Lightbend has a case study of how Groupon uses Akka and Play to meet their demanding performance needs. The article doesn’t say if they use Scala or Java,
Alvin Alexander | Java, Scala, Unix, Perl, Mac OS X
AskAMathematician.com has a good answer to, Why was it so hard to take a picture of a black hole?
If you’re ever working on a really small Scala project — something that contains only a few source code files — and don’t want to use SBT to create a JAR file, you can do it yourself manually. Let’s look at a quick example. Note that the commands below work on Mac and Linux systems, and should work on Windows with minor changes.
If you run into a problem where a Scala shell script won’t run on MacOS — it hangs indefinitely without doing anything — hopefully this bug report will help. The solution is to change this line at the beginning of the Scala shell script:
exec scala -savecompiled "$0" "$@"
exec scala -nocompdaemon -savecompiled "$0" "$@"
I just had this problem with Scala 2.12.x and Java 8 running on MacOS 10.14.4, and I can confirm that adding
-nocompdaemon solved the problem for me.
I generally have a pretty good feel for how Scala traits work, and how they can be used for different needs. As one example, a few years ago I learned that it’s best to define abstract fields in traits using
def. But there are still a few things I wonder about.
Today I had a few free moments and I decided to look at what happens under the covers when you use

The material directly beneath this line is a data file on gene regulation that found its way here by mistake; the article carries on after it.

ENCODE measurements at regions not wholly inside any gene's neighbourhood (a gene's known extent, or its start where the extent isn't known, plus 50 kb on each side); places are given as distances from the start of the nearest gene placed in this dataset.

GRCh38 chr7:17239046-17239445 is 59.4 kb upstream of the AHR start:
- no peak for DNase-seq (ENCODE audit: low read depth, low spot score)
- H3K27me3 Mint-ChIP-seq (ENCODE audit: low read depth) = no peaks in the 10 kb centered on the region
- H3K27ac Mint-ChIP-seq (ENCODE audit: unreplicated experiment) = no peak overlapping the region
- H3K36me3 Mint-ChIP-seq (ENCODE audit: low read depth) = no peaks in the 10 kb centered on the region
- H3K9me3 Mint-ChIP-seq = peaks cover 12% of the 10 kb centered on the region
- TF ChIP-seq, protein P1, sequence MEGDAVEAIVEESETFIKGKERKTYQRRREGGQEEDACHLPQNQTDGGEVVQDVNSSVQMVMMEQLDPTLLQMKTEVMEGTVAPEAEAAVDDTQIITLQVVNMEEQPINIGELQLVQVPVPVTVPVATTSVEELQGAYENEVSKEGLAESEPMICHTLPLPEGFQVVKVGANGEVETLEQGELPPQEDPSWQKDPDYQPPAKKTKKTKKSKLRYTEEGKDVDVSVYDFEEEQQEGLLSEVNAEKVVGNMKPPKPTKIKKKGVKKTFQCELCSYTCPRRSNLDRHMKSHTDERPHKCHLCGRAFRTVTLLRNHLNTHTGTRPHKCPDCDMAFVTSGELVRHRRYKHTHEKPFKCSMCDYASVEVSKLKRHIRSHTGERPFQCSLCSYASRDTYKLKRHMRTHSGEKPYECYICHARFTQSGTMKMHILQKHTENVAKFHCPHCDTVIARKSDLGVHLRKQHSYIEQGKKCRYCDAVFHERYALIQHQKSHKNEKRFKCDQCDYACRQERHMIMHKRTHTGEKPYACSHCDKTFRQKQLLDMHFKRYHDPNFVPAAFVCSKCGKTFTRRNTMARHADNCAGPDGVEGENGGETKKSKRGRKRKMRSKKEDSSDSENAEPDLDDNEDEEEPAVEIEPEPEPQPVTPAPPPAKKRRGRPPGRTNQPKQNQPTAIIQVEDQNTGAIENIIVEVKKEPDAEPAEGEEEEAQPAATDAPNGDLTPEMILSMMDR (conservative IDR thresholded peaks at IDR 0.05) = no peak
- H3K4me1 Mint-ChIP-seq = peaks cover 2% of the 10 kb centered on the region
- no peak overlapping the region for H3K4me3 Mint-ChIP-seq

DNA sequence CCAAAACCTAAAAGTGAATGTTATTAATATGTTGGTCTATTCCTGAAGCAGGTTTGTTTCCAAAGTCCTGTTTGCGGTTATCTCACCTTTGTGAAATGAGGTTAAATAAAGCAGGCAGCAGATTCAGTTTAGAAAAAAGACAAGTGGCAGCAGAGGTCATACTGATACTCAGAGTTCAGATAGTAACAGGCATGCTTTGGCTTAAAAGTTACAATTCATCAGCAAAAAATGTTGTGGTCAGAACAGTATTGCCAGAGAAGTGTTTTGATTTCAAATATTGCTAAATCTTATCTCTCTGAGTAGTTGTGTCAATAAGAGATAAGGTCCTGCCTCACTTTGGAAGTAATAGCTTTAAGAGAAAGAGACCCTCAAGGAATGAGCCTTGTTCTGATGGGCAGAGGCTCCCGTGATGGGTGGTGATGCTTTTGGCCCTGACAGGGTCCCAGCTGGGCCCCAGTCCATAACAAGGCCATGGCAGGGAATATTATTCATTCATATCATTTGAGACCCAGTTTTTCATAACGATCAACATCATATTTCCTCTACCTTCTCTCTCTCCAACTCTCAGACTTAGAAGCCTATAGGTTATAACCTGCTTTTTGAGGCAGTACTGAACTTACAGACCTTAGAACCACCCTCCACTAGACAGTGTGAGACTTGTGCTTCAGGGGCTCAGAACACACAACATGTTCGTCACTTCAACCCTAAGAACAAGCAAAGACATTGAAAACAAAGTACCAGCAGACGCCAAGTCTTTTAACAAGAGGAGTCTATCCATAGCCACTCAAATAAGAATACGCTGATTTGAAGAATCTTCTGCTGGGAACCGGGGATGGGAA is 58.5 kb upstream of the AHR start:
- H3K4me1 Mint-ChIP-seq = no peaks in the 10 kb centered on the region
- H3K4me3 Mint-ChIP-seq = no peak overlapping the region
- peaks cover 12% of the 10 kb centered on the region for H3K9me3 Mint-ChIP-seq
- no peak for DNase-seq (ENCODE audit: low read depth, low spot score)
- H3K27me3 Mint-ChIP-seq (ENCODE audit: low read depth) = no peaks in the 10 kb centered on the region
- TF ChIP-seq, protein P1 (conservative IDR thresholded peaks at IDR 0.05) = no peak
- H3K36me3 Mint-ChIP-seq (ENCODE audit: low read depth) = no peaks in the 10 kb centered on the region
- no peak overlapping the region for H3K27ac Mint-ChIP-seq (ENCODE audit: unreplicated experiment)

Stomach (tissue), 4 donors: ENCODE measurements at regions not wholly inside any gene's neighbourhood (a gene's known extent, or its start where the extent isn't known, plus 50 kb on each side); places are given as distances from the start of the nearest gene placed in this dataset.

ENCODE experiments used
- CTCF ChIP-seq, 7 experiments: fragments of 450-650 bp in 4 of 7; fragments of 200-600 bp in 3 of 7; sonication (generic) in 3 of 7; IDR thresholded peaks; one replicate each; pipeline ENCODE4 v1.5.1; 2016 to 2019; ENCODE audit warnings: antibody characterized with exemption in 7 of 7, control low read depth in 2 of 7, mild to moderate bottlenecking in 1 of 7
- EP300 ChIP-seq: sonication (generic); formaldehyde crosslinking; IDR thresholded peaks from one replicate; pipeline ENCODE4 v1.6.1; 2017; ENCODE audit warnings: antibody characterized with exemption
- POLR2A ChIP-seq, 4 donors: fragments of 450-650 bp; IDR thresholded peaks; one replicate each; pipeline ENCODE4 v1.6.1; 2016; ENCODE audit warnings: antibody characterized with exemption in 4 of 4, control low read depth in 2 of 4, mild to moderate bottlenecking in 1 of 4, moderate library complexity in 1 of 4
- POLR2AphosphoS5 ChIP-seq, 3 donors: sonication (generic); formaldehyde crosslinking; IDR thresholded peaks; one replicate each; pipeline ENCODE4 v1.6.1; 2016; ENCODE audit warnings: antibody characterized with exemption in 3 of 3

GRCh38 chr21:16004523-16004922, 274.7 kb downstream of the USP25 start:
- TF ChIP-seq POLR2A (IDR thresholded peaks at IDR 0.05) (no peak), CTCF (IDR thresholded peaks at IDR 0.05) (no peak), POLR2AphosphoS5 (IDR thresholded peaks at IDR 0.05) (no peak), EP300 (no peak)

var fields in traits, and then mix-in or extend those traits with classes. So I created some examples, compiled them with
scalac -Xprint:all, and then decompiled them with JAD to see what everything looks like under the covers.
I was initially going to write a summary here, but if you want to know how things work under the hood, I think it helps to work through the examples, so for today I’ll leave that as an exercise for the reader.
Sometimes people write to tell me that they like my writing style, that I’m good at explaining things. Other people write and say that if they wrote a book, they would have written it just like mine.
The truth is, when I first started working with Scala I fell in love with the language, so wanting to write about it was easy. After that, I’m not that smart, so I have to break complex things down so I can understand them myself. So I think that by breaking things down and looking for meaningful examples, people seem to appreciate what I’ve written (or I hope they do).
After I wrote the Scala Cookbook and people sent me notes like that, I struggled with writing for a little while. Then I decided to just try to write for a younger version of myself and ignore what other people were saying. I just ask myself, “Would this have helped Al two years ago?” Since then I’ve been fine.
“What is it about elevators?”
~ Christian Grey
“I was dreaming when I wrote this, forgive me if it goes astray.”
~ Prince Rogers Nelson
As a brief note today, here’s an example of stackable modifications in Scala.
Lately I was curious about what
super means when you mix Scala traits into a class or object. A simplified answer is that
super refers to the last trait that’s mixed in, though I should be careful and note that this is an oversimplification.